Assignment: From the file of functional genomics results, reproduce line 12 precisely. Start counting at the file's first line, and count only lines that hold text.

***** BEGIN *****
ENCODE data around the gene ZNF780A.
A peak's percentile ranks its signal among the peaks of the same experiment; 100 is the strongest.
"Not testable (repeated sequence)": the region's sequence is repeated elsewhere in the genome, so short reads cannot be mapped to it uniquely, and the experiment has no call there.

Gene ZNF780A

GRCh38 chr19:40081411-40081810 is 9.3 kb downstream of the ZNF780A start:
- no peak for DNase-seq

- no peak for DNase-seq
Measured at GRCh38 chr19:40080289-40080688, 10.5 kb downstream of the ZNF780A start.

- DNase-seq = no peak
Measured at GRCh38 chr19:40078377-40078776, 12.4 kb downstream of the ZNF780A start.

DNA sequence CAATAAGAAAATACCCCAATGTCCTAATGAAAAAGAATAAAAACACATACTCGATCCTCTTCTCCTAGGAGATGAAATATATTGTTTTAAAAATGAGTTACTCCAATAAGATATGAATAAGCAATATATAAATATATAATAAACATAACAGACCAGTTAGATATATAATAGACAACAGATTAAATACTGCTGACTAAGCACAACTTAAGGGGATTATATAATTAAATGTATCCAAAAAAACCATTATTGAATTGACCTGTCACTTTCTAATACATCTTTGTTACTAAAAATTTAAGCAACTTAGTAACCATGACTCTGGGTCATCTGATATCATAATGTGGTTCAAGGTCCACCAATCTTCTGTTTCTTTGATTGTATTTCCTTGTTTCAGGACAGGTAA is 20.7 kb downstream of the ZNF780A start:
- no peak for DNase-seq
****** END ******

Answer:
- no peak for DNase-seq